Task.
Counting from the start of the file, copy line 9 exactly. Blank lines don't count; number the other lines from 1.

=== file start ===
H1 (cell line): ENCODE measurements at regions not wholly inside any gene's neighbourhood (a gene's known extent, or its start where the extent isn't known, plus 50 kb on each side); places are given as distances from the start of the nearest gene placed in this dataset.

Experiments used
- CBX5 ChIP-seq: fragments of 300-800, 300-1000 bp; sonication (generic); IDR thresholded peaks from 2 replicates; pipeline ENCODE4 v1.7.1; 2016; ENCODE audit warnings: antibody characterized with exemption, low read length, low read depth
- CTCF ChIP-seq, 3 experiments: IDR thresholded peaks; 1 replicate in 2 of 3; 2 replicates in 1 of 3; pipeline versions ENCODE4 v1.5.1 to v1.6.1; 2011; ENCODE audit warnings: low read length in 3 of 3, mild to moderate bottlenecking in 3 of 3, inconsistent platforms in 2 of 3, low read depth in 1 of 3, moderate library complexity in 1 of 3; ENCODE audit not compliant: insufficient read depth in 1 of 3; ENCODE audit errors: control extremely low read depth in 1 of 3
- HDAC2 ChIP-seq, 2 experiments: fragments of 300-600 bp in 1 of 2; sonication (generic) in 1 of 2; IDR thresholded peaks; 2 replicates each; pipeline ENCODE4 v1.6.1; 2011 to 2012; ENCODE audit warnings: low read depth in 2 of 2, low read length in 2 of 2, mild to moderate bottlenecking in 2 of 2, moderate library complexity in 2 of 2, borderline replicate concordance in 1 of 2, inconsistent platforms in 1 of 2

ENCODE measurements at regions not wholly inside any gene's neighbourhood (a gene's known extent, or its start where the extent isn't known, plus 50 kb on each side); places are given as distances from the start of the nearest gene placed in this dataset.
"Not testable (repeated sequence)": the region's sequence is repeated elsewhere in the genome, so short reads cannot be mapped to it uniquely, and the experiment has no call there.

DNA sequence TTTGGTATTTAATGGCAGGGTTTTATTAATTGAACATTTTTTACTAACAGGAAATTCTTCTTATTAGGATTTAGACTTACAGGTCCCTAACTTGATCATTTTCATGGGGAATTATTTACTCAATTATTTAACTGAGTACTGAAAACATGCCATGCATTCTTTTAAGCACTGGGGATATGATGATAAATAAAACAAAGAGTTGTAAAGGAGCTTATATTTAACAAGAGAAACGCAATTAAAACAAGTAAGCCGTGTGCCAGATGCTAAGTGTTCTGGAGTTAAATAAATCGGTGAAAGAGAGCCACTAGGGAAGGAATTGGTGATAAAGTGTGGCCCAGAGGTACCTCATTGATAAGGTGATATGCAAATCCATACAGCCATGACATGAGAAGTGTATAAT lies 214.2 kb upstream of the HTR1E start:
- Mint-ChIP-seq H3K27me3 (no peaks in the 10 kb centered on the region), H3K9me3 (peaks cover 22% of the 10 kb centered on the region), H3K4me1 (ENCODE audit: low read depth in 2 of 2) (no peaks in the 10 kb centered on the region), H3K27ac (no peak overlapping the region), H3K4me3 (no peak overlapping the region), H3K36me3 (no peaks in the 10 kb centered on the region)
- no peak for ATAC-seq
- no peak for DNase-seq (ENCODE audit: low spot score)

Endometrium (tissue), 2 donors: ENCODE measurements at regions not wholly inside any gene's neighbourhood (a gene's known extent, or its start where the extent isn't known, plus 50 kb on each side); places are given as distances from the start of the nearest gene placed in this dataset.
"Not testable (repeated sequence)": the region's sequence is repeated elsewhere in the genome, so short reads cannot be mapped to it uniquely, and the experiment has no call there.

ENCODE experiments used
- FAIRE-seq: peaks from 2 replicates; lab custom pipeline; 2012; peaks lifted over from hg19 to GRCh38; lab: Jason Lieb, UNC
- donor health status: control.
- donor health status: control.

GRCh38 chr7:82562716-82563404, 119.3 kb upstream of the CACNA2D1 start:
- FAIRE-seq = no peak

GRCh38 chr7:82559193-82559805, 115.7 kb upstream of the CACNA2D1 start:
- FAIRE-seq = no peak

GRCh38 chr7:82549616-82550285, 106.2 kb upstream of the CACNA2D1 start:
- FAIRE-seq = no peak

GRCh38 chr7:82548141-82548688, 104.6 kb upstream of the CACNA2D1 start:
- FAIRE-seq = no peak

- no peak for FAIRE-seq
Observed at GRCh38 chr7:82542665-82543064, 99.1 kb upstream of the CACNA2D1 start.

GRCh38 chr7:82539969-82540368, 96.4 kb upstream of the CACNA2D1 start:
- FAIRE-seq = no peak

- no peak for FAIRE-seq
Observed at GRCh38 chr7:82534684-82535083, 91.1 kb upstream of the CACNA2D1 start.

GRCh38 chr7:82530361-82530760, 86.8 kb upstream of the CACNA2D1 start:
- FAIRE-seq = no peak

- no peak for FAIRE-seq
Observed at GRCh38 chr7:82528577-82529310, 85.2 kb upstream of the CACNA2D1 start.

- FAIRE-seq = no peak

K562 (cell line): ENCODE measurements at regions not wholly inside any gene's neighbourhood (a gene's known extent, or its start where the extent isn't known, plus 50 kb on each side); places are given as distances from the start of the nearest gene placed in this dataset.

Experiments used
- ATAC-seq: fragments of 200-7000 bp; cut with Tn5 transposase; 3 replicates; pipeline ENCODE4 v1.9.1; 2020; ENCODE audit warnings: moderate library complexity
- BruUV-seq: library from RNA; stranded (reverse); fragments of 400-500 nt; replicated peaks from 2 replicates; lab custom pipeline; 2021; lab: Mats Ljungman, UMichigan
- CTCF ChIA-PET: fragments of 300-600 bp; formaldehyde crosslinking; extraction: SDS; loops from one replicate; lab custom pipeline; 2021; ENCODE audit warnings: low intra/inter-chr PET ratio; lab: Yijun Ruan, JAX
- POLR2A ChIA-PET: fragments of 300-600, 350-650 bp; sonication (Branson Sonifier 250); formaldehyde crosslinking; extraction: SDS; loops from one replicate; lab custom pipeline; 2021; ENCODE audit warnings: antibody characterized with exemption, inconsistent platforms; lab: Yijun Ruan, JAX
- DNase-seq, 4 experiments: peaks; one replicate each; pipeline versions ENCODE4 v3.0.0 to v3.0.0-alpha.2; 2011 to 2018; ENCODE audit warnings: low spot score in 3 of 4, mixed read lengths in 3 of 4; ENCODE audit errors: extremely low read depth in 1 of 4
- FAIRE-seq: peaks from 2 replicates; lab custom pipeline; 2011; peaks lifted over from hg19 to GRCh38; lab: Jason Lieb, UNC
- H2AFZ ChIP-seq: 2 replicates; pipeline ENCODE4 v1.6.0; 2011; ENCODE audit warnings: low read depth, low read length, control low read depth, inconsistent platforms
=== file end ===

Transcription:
- Mint-ChIP-seq H3K27me3 (no peaks in the 10 kb centered on the region), H3K9me3 (peaks cover 22% of the 10 kb centered on the region), H3K4me1 (ENCODE audit: low read depth in 2 of 2) (no peaks in the 10 kb centered on the region), H3K27ac (no peak overlapping the region), H3K4me3 (no peak overlapping the region), H3K36me3 (no peaks in the 10 kb centered on the region)